US to defend Syrian rebels with airstrikes: Reports
The US will use airstrikes to defend US-trained Syrian rebels from any attackers, even forces loyal to Syrian President Bashar al-Assad, US officials told reporters on Sunday.
The decision, first reported by the Wall Street Journal, comes days after rebels from the Free Syrian Army's (FSA) Division 30, an infantry unit, thought to be trained in a new US programme, were kidnapped by al-Nusra Front, the al-Qaeda affiliate in Syria.
A day after the kidnapping, the US reportedly launched airstrikes against al-Nusra as the group attacked Division 30's headquarters, giving cover to the FSA rebels who fled.
The US "arm and train" progamme in Syria, which launched in May and has reportedly only trained about 60 candidates, aims to prepare rebels fighting the Islamic State group (IS), but US-trained rebels say they have been instructed not to use their new weapons and expertise to fight Assad. The US has sought to avoid direct confrontation with Syria's leader.
Using airpower to protect rebels against Assad's forces and allies could, therefore, deepen the US role in the Syria conflict.
The Pentagon and the White House reportedly declined to discuss the decision on rules of engagement or confirm comments by the unnamed US officials reported in the Wall Street Journal.
"We won't get into the specifics of our rules of engagement, but have said all along that we would take the steps necessary to ensure that these forces could successfully carry out their mission," White House National Security Council spokesman Alistair Baskey told Reuters.
Last week, al-Nusra Front kidnapped at least eight rebels, reportedly trained by the US. All of the fighters were members of the 30th Infantry Division of the FSA, also called Division 30.
It was not immediately clear following the kidnapping why al-Nusra had picked up the rebels, although an FSA fighter close to a captured Division 30 leader wrote last Thursday that they had been captured "on suspicion of collaborating with the US".
A CENTCOM spokesperson who contacted Middle East Eye on Thursday refused to deny reports that Division 30 was receiving US training, but categorically denied that any of its graduates were captured by al-Nusra Front this week.
"All that means," wrote University of Michigan history professor and blogger Juan Cole, "is that the troops and the commander abducted from Division 30 were not themselves drilled by the US. That they were captured still reflects badly on their 56 colleagues who had been so trained."
The statement, Cole added, could also mean that the unit captured was Turkish-trained, not US-trained.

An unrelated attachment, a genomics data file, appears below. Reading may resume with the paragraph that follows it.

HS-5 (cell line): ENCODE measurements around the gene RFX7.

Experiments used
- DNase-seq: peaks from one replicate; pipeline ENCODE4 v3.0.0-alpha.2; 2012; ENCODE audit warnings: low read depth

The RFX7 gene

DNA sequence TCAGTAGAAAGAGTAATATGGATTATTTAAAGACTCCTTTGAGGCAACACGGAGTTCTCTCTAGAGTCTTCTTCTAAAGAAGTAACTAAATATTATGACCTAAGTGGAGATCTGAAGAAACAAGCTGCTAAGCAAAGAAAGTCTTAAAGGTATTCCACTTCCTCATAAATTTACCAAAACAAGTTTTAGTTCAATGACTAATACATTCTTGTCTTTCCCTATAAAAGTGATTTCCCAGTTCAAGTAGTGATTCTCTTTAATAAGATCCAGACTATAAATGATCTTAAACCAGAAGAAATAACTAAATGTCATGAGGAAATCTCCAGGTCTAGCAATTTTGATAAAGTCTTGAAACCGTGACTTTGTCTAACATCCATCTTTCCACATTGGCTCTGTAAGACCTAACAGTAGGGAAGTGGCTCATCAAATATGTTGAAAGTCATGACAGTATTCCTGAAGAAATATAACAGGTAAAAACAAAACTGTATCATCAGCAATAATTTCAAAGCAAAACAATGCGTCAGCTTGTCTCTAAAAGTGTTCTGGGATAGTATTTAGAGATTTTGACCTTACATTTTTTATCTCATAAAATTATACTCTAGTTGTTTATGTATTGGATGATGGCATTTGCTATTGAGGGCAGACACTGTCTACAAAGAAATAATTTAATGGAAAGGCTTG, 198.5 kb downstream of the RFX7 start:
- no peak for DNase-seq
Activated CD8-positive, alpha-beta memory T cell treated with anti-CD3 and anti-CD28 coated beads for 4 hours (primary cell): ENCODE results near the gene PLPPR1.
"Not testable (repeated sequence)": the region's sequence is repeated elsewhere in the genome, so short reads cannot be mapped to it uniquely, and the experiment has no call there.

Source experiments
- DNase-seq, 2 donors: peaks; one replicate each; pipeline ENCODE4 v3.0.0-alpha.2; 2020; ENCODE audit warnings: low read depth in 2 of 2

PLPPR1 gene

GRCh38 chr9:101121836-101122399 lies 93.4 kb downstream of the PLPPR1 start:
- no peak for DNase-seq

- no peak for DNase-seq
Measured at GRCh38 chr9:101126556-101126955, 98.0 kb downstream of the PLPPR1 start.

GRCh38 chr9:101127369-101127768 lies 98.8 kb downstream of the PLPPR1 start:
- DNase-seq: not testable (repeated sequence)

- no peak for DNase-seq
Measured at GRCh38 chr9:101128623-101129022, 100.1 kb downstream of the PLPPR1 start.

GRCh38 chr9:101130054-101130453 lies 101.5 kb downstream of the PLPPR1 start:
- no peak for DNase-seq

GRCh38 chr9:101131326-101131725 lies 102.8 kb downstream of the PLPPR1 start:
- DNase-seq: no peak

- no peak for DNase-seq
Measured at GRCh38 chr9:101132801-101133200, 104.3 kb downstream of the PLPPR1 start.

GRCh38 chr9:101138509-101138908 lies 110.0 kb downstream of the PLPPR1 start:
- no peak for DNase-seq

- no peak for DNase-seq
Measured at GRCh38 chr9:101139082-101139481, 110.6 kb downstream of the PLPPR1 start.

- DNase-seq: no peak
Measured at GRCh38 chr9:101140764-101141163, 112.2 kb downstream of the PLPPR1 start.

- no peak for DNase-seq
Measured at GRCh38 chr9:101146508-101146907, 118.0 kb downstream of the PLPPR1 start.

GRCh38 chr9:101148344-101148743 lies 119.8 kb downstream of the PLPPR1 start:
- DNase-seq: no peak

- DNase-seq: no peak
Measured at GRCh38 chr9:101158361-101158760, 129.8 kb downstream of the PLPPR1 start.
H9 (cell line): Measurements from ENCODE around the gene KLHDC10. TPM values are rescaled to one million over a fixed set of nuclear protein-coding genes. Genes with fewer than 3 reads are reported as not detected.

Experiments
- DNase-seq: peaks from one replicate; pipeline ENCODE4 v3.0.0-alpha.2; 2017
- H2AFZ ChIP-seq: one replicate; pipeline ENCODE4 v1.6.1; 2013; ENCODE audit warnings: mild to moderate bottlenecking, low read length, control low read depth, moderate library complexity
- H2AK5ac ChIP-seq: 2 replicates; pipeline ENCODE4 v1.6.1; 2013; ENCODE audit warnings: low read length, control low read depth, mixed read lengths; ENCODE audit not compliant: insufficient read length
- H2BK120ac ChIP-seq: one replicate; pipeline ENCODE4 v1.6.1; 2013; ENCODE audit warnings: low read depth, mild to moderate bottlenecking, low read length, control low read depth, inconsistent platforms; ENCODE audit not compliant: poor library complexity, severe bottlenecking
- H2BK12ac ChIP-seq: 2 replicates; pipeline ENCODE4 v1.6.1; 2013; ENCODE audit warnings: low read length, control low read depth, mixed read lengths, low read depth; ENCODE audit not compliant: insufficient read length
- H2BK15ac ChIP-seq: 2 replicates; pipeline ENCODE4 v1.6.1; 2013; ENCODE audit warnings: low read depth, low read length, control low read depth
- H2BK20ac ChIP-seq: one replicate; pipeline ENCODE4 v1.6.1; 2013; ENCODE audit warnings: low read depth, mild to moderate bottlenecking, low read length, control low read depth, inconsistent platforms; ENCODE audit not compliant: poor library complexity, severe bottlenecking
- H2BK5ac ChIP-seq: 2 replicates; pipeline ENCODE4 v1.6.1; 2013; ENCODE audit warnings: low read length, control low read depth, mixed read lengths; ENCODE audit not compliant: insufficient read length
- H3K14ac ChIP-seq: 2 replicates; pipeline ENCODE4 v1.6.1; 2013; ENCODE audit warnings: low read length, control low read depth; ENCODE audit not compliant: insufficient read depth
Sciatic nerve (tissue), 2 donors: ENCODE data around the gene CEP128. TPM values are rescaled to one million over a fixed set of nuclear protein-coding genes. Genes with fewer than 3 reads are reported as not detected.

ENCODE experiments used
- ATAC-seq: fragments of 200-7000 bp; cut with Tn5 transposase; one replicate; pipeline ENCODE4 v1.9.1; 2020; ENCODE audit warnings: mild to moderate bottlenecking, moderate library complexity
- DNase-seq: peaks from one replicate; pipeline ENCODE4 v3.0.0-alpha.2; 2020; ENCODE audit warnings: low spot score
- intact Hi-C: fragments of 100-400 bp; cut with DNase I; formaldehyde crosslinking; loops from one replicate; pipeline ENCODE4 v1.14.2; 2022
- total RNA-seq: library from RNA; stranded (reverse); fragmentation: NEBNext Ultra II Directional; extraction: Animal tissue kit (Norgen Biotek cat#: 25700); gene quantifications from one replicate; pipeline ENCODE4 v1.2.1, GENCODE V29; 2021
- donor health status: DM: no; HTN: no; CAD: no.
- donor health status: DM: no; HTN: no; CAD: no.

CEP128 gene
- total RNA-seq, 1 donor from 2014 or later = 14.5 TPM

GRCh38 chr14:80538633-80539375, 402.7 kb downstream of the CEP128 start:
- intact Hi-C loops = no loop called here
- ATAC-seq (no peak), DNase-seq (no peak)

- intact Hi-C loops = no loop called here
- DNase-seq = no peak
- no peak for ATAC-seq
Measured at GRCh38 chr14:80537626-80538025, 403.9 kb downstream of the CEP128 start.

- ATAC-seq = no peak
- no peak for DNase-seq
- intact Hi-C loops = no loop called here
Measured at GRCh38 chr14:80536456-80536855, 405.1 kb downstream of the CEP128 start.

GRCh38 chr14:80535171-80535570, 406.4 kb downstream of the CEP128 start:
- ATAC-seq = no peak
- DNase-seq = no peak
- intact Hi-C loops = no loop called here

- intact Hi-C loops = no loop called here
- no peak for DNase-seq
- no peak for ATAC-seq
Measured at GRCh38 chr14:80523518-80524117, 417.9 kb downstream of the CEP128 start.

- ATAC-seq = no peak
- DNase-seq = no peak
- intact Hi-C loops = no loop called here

On Friday, al-Nursa released a statement calling on the rebels they had captured to withdraw from a "US programme” and said it had been able to "prove the truth" of the US training programme after the kidnapping.
The same day, the group launched an offensive against Division 30's headquarters.
In a statement on Facebook, the Division 30 said five of its fighters had been killed and 18 wounded in the battle for the base.
Under the cover of US-led air strikes, the remaining forces withdrew to the Afrin area of Aleppo province, which is held by Kurdish militia. At least 25 al-Nusra fighters were killed, according to the British-based Syrian Observatory for Human Rights.
"The attack was decisively defeated," Lt. Commander Kyle Raines said, adding that "the US is committed to the success of the personnel we will train".
On Saturday, Jamal Khashoggi, an influential Saudi intellectual considered close to the ruling family, came out strongly against Washington’s policy on Syria, calling for US-trained rebels to be allowed to fight Assad.
“Al-Nusra Front was wrong to target Division 30,” he wrote in a Tweet, "and America was wrong to make fighting Islamic State and al-Nusra the primary mission of Division 30, rather than the regime [of President Assad]. This is what put them in the firing line.”
Late on Saturday, al-Nusra released a video purporting to show several of the kidnapped rebels, one of whom tells the camera that he was recruited by the US, through intermediaries, to receive training in Turkey for a month and a half. He also said that trainees were each given an M16 assault rifle and some cash to fight al-Nusra.
A hooded man identifying himself as an al-Nusra member said the group had "cut the hand of the West and the Americans in Syria" by capturing the men.
"Their collaboration with the West is clear," he said, accusing the detained men of helping US-led air strikes against al-Nusra positions.